5. Jenny, I just put your name in again and out popped a new comic with your name as author, Second Chances #1 in kindle and comiXology, this is getting very suspicious. Should I let you know if I see any more or are you on top of it?

    1. Jesus, no, did not write that.
      Trying to get through to amazon to pull it now, but I’m caught in one of their damn loops. ARGH.
      Yes, thank you, please let me know.

      1. I just checked Amazon, and the book is showing as Getting Rid of Bradley – Harlequin Comics with Jennifer Crusie as author and Takako Shigematsu as illustrator. The publisher shows as Harlequin/SB Creative.

        1. That one came out June First and I’ve been reviewing it on Argh Ink and Goodreads. It’s an abridgement of GRoB (I love those initials!). All the side plots and character development are gone. It reads very fast as a result. About what you’d expect for a comic book, I suppose.

          Think of it as a movie treatment of the book. Very visual, no relation to the source material… It’s a little better than that. And it needs a tablet or very large computer screen to read, right to left, back to front.

          1. It was really interesting to read. Didn’t make a whole lot of sense to me but I’m going back to read the original for comparison.

  6. Just finished Dial A for Auntie which I saw recommended somewhere. Unfortunately I hated the protagonist; she just seemed TSTL for the vast majority of the book. And most of the other characters were just as annoying. I don’t want to give the plot away but pretty much everyone in this book should have gone to prison instead of getting a HEA. Aargh!

    But on the postive side, I also just finished the new Becky Chambers: The Galaxy and the Ground Within. Multiple beings who would not normally associate with each other for REASONS are trapped in a dome together and learn to see (mostly) eye to eye. Wholeheartedly recommend!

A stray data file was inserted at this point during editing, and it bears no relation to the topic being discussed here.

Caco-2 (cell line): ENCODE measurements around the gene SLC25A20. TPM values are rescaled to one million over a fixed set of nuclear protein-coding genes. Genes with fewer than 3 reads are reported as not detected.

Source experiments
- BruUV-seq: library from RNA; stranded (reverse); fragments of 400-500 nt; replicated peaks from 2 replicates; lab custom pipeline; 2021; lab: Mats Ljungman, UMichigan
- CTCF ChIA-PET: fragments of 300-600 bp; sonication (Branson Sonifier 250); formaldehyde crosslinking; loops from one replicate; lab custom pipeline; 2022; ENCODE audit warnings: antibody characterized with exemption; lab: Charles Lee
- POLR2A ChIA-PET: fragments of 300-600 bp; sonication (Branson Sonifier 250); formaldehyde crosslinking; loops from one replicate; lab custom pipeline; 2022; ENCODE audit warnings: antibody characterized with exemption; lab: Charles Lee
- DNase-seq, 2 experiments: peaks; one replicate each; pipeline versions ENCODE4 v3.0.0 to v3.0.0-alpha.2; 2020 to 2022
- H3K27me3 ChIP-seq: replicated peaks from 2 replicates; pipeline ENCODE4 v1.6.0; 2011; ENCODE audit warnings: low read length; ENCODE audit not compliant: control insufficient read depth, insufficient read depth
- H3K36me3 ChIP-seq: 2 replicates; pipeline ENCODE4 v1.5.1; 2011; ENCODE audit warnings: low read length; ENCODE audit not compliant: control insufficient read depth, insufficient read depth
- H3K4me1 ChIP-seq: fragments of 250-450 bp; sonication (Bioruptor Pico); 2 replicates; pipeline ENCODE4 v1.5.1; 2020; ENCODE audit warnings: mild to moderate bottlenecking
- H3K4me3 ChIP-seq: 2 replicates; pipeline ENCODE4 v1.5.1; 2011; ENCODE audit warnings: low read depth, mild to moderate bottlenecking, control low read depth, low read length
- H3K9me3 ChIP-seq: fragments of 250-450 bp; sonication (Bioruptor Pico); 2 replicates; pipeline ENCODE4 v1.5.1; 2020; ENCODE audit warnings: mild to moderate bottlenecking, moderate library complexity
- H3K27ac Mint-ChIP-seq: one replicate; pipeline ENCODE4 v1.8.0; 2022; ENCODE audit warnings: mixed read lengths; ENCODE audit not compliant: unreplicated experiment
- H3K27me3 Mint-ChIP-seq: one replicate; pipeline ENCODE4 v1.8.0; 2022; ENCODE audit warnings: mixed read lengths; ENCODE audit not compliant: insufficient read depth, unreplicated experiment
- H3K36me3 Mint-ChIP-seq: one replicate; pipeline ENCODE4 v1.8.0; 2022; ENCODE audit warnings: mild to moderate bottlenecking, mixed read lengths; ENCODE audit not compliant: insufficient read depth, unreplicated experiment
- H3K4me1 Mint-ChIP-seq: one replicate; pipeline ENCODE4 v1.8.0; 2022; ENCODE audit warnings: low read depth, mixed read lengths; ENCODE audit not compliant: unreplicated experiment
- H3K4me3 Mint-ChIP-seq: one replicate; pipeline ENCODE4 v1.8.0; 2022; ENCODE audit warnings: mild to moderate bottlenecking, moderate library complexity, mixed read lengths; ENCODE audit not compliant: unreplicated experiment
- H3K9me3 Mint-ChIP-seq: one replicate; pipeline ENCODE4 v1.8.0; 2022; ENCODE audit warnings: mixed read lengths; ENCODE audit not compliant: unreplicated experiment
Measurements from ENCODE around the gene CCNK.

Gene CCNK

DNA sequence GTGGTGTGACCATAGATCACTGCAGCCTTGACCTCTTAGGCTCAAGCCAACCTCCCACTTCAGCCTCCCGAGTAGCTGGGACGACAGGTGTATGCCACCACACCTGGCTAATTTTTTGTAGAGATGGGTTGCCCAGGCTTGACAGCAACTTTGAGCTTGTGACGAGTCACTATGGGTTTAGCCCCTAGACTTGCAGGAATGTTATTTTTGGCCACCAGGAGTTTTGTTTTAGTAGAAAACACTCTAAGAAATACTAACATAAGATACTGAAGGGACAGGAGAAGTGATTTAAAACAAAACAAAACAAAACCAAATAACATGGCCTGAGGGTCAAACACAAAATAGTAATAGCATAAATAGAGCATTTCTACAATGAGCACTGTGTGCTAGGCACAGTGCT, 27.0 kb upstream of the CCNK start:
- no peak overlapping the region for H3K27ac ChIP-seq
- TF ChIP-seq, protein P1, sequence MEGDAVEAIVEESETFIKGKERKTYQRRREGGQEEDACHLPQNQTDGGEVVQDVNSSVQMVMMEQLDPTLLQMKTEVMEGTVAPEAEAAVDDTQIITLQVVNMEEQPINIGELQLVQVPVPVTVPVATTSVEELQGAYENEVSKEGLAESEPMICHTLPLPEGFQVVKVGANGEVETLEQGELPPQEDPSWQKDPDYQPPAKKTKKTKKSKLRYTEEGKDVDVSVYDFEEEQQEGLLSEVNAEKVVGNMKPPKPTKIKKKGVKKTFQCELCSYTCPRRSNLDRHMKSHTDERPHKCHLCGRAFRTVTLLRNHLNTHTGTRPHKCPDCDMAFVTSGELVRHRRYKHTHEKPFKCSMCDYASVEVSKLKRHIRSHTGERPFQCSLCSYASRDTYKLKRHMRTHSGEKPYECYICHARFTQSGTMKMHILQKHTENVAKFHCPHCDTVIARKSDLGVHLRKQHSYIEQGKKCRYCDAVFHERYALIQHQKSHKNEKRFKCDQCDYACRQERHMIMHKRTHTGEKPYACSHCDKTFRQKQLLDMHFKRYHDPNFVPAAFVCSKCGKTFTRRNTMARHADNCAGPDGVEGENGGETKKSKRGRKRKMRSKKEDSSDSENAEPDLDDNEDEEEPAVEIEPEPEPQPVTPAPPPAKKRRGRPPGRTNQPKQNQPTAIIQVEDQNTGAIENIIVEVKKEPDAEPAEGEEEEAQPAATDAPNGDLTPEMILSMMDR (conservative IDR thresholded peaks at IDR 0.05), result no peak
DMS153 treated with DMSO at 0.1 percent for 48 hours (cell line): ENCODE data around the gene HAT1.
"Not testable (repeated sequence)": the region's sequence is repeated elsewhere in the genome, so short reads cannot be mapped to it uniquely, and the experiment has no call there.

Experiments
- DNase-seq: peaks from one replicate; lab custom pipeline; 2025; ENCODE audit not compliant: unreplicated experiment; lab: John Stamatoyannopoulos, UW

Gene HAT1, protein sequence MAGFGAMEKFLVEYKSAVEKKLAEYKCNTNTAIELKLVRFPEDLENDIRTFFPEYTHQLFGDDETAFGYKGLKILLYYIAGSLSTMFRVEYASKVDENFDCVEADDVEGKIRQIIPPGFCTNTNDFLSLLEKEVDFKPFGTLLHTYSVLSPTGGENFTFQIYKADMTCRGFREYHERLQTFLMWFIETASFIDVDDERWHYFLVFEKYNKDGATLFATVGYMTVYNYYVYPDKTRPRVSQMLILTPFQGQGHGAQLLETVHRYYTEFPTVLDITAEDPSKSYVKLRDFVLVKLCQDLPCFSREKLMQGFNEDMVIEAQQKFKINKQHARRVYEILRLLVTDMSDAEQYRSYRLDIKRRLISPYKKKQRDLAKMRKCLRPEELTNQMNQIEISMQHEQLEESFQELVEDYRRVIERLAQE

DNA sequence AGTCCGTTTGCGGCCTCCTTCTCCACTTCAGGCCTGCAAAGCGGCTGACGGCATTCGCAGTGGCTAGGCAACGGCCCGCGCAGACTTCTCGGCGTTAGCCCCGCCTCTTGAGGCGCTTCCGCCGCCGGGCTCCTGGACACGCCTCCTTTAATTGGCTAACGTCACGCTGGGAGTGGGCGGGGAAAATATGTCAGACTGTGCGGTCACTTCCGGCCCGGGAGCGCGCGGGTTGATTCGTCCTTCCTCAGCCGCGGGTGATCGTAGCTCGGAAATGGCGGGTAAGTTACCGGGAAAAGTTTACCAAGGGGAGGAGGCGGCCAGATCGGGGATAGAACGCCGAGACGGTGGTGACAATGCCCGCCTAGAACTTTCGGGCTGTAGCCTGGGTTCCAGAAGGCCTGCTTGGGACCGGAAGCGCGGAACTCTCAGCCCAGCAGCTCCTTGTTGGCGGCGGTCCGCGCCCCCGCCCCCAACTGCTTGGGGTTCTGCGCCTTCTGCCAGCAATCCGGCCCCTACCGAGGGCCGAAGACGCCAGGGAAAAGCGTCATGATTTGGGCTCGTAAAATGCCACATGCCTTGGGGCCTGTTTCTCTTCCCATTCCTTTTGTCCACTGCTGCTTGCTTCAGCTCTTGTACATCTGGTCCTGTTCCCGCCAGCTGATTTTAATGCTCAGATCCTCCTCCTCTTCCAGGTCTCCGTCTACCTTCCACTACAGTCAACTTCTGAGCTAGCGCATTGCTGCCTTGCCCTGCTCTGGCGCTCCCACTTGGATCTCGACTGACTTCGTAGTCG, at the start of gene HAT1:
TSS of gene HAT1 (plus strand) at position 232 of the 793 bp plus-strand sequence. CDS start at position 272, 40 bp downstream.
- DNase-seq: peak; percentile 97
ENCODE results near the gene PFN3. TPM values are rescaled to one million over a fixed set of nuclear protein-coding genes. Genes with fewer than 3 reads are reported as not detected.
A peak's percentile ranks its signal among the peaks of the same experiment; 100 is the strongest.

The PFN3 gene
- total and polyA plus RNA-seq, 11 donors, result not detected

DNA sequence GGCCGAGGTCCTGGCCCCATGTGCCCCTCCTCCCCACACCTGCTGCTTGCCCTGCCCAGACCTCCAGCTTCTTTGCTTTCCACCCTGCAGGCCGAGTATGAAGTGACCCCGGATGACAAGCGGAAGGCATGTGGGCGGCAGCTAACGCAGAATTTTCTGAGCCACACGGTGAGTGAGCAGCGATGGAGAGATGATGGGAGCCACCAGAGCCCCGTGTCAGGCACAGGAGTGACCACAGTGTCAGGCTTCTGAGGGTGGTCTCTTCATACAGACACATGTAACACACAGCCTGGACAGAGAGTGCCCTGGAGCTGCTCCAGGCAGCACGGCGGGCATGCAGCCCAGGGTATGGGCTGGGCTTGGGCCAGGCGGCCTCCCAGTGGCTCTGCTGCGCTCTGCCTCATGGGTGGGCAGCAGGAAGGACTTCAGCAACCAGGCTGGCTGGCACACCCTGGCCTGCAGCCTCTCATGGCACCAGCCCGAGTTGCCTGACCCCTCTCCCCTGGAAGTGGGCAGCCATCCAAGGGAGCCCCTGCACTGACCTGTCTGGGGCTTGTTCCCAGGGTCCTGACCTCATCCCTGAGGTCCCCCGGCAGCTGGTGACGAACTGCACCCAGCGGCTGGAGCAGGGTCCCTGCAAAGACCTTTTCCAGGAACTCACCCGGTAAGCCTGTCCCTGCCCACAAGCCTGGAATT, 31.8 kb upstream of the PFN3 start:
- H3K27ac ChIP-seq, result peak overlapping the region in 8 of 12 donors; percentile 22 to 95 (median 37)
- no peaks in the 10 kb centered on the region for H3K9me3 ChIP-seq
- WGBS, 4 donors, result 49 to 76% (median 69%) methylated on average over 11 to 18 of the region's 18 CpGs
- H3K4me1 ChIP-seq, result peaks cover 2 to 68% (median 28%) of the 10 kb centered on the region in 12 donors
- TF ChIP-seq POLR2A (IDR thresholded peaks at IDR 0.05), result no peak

I too have the new Casey McQuiston in my hot little hands. Will be reading it shortly!

    1. Glad the Becky Chambers is good; I’ve really liked all of hers apart from the last one (To Be Taught, If Fortunate).

      1. I would have like To be Taught a lot better if it didn’t have so much to live up to (if it had some unknown’s name on the cover I’d have thought it quite pleasant). so I was worried about The Galaxy and the Ground Within, but it was very good.

  7. I have been reading False Value by Ben Aaronovitch. I’m about 1/2 way through. I’m enjoying it, but I have found it fairly easy to put down, which is actually good this week because I have a lot to do.

    Late last week I read Act Your Age, Eve Brown by Talia Hibbert. It is the 3rd of a series and they have all been fun, quick reads.

    I finally got A Wizard’s Guide to Defensive Baking by T. Kingfisher from the library. I just love her. As I was writing this and double checking the title, I realized that Paladin’s Strength that so many of you were talking about last week is T. Kingfisher, so now I know what I will be doing this weekend. 🙂